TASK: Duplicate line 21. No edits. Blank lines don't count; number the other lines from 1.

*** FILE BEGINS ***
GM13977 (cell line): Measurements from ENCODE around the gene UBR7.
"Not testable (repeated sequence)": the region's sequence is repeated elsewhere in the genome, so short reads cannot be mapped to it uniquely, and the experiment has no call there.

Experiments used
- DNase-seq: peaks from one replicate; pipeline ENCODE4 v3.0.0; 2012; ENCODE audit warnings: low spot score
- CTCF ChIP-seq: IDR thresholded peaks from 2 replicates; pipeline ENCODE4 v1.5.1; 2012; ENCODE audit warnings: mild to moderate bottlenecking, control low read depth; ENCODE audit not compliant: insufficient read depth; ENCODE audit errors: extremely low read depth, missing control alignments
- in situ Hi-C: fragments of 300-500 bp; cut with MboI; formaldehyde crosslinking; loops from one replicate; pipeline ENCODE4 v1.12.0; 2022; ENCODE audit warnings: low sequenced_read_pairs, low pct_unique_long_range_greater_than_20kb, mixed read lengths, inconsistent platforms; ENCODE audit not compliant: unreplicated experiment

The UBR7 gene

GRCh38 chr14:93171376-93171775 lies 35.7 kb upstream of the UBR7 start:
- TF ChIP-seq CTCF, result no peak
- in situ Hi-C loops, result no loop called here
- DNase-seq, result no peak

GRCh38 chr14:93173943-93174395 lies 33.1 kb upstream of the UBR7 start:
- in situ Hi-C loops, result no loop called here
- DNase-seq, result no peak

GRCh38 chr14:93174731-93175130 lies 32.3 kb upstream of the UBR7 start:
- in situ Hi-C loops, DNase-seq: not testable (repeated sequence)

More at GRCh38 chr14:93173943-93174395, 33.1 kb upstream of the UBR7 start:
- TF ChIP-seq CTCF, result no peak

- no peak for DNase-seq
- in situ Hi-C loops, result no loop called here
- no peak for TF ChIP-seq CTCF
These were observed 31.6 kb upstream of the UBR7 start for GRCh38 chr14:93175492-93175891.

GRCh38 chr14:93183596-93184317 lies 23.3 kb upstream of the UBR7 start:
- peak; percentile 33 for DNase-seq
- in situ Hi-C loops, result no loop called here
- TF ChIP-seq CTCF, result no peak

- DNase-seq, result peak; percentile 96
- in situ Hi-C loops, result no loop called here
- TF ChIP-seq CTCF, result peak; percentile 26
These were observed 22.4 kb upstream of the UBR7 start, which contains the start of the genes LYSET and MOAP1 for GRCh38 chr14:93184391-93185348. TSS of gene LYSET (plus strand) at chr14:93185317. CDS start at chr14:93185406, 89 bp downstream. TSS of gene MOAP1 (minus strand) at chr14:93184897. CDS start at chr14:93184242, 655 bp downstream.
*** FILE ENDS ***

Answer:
- no peak for TF ChIP-seq CTCF